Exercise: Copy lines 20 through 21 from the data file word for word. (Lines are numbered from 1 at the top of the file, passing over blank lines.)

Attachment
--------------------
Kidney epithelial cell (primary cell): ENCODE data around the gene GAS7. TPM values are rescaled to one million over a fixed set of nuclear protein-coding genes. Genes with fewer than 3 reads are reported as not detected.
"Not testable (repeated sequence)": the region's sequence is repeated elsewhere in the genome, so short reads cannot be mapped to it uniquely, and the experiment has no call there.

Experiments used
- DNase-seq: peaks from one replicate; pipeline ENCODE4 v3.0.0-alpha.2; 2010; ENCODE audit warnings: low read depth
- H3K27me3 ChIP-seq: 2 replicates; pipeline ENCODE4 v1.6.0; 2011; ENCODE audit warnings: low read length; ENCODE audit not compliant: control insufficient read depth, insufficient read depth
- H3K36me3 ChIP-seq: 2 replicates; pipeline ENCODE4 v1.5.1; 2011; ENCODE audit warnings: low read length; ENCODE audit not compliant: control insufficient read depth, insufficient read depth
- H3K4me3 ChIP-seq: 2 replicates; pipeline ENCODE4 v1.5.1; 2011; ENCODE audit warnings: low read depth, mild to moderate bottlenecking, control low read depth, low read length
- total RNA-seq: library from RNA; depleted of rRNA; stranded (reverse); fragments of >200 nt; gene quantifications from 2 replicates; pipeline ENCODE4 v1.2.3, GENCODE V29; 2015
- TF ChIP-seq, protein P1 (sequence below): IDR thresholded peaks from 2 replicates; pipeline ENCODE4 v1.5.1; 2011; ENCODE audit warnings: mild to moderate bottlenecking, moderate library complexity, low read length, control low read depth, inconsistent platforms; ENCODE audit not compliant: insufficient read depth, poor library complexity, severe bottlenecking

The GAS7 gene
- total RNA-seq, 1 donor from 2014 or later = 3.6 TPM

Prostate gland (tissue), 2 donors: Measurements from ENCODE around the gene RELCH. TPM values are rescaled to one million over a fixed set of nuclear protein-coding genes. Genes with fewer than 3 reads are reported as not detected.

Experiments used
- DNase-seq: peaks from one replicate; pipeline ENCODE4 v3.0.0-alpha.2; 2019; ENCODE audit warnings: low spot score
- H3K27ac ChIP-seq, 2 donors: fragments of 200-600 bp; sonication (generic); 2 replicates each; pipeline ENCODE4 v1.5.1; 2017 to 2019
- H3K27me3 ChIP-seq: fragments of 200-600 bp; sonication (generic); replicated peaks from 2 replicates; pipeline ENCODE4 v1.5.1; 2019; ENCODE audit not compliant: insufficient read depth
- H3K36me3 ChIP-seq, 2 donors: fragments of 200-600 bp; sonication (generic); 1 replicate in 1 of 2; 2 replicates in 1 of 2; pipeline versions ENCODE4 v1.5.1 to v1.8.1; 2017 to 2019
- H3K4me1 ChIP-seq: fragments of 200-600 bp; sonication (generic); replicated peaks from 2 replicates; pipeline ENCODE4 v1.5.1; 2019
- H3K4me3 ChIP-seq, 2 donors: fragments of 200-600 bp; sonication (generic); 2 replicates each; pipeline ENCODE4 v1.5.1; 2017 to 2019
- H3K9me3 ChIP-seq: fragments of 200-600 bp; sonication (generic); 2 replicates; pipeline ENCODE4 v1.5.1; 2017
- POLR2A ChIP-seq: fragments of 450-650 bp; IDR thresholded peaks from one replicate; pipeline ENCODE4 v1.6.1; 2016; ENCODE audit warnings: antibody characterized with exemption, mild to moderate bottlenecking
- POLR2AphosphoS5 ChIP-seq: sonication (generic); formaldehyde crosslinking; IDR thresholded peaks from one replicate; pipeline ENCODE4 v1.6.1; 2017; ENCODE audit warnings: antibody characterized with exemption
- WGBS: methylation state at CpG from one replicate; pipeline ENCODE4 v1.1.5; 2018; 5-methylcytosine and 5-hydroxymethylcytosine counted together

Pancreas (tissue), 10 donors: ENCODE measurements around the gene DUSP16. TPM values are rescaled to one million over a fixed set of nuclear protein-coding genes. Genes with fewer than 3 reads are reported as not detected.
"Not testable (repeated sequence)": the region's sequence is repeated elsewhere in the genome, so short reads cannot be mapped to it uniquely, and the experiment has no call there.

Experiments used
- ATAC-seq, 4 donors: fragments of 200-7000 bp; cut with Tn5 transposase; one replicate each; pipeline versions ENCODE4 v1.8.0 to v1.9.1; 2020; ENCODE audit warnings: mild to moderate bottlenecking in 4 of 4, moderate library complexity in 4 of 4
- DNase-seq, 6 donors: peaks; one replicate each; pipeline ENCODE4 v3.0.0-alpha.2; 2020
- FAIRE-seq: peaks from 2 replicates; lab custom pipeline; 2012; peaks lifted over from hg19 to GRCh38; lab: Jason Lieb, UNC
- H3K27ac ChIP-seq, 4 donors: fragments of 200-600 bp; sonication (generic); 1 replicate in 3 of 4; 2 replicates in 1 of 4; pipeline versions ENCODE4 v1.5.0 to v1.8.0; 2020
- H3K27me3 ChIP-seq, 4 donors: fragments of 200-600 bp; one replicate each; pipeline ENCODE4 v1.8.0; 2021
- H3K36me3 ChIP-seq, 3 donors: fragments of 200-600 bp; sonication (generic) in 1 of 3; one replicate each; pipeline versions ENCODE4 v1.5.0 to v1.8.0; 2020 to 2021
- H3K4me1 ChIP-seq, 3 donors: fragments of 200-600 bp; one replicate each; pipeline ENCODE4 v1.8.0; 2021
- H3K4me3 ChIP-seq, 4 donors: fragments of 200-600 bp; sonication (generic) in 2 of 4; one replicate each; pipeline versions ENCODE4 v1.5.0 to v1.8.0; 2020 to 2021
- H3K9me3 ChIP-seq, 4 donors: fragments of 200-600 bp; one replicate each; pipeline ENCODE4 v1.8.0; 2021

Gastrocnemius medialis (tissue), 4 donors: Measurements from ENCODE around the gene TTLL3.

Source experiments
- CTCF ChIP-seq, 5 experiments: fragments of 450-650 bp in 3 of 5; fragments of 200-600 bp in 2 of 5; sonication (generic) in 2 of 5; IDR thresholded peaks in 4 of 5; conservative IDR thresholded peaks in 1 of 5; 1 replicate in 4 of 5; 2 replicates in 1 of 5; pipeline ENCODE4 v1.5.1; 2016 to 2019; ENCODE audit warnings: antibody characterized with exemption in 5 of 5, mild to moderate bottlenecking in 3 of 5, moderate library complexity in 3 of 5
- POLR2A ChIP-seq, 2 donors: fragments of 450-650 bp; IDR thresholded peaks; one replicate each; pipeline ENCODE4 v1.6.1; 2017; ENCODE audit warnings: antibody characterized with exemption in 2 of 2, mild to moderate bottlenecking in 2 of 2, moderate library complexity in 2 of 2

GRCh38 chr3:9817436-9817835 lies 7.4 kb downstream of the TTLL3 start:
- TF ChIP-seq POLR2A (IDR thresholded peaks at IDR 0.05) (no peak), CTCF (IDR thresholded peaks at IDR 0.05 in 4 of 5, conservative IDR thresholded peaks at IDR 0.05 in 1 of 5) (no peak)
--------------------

- H3K9me3 ChIP-seq: fragments of 200-600 bp; sonication (generic); 2 replicates; pipeline ENCODE4 v1.5.1; 2017
- POLR2A ChIP-seq: fragments of 450-650 bp; IDR thresholded peaks from one replicate; pipeline ENCODE4 v1.6.1; 2016; ENCODE audit warnings: antibody characterized with exemption, mild to moderate bottlenecking